Skating is sex, says Adam Gopnik, though I’m not going to tell you why — you’ll have catch the last of his Massey Lectures on Wednesday in Toronto. If not, they’re also bound up, the lectures, between handsome covers in Winter: Five Windows On The Season (Anansi). The pertinent chapter is called Recreational Winter, though really, let’s be honest, it’s a hockey chapter. A peculiar hybrid he calls it, the game, and a city sport. Also, a mirror and a hammer. And, yes, the greatest of all the sports, too.
Which we knew. Did we need Gopnik’s say-so? No. It’s worth keeping in mind, though, that at The New Yorker, Gopnik’s regular gig since 1986, they do like to be the ones to pronounce on the states of our arts as much as our unions, and hockey is no exception. They’ve kept an eye on the game right from the start of magazine in the 1920s, back in Harold Ross’ day, when Niven Busch, Jr. had the watch. Herbert Warren Wind and Roger Angell and Charles McGrath have all taken monitoring duty over the years. Today it’s Charles’ son Ben on the job, with Alec Wilkinson, Gopnik, and Nick Paumgarten pacing the beat now and again. It was Wind who called hockey “inherently the most dangerous of team sports.” Roger Angell said it was the most emotional of all team sports, also the fastest, “most demanding” and — it’s almost enough to make us blush, nationally — “this wingéd game.”
Though he did also say this: “bad hockey is the worst of all spectator sports.”
Alec Wilkinson, in 2004, personified Hockey as a prairie roughneck exiled by his talents and dreams from small-town Canada to big-time New York where, of course, the streets were meaner than promised. “The city turned out to be only intermittently hospitable to the bumptious immigrant.” If that stings a little, the scornful stereotype, my advice would be, never mind, calm down. It’s a mainly playful piece in which Hockey, at one point, calls up an old girlfriend:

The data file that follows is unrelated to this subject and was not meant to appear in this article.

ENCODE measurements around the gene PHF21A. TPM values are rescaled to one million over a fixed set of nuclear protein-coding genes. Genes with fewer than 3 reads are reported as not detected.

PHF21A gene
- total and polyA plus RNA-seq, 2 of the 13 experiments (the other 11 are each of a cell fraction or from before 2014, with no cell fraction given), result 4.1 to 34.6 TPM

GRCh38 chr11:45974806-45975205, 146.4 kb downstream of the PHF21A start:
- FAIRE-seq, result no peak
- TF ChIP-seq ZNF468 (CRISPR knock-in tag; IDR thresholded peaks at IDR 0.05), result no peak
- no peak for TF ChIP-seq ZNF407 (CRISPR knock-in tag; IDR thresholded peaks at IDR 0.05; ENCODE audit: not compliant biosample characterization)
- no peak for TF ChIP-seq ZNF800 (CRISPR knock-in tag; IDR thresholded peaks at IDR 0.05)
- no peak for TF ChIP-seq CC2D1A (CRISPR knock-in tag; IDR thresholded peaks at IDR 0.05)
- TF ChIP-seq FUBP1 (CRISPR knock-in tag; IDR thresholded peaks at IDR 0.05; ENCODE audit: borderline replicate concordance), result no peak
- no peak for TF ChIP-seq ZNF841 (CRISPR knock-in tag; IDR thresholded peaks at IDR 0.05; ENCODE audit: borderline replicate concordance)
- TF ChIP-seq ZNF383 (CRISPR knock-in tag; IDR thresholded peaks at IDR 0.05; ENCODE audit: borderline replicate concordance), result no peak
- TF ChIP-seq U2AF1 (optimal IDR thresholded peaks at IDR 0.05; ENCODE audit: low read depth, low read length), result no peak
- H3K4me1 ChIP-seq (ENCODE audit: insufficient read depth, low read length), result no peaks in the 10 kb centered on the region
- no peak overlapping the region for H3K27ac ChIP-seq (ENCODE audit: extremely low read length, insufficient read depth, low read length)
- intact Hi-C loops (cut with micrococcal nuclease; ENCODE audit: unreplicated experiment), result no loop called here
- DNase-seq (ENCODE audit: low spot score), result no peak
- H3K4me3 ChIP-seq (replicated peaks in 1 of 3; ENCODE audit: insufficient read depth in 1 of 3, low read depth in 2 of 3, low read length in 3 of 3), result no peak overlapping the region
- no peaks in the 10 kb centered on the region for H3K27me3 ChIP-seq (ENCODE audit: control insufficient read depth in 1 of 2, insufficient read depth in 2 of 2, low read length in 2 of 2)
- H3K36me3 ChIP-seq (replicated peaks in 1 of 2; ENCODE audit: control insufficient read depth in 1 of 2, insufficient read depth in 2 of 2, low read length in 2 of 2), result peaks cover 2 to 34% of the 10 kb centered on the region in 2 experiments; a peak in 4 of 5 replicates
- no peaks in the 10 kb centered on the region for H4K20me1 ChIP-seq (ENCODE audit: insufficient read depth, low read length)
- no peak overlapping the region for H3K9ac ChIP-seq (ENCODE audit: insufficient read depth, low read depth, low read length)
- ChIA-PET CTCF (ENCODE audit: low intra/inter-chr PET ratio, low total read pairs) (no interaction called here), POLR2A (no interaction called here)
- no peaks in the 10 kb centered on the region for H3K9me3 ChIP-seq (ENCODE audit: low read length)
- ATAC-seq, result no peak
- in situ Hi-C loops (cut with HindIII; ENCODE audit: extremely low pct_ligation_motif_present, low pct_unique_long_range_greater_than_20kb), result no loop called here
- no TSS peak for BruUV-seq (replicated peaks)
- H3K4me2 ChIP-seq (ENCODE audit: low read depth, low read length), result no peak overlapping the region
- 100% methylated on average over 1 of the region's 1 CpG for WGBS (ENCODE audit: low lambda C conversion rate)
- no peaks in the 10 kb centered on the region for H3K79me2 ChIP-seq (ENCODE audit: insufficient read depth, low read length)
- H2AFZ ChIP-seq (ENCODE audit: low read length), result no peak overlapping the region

‘Candace, if you’re there, pick up,’ Hockey says. ‘It’s Hockey.’ Candace waits for Hockey to finish, then erases the message.
Raised as a Montrealer, proudly a Habs’ fan, Adam Gopnik has a pedigree that boosts his authority above Winds and Angells when it comes to hockey. He doesn’t write about it much in the magazine. As New Yorker correspondent responsible for dogs; the demise of the American republic; Dominique Strauss-Kahn; learning how to draw; James Taylor; Mark Twain; snowflakes; desserts, what computers are doing to your brain; Adam Smith; Samuel Johnson and Hester Thrale; Babar; and John Stuart Mill, probably he just doesn’t have time. Sometimes in the playoffs he blogs for the love of Habs, but mostly when he blogs it’s about football Jets.
Winter is classic Gopnik, learned and lively, warm with wit. It covers a lot of frosty ground, by no surprise. Just in the hockey chapter alone we get a good introduction to J.G.A. Creighton; as persuasive a history of Montreal and the game’s social origins as any that’s been written; a passing pitch for the great Canadian movie, for which someone had better be scouting the locations as we speak. Of all the games, Gopnik says, hockey is the mostest: most interesting, most rewarding, most consistently entertaining, most difficult, most beautiful. And of course he has a full-grained explanation why.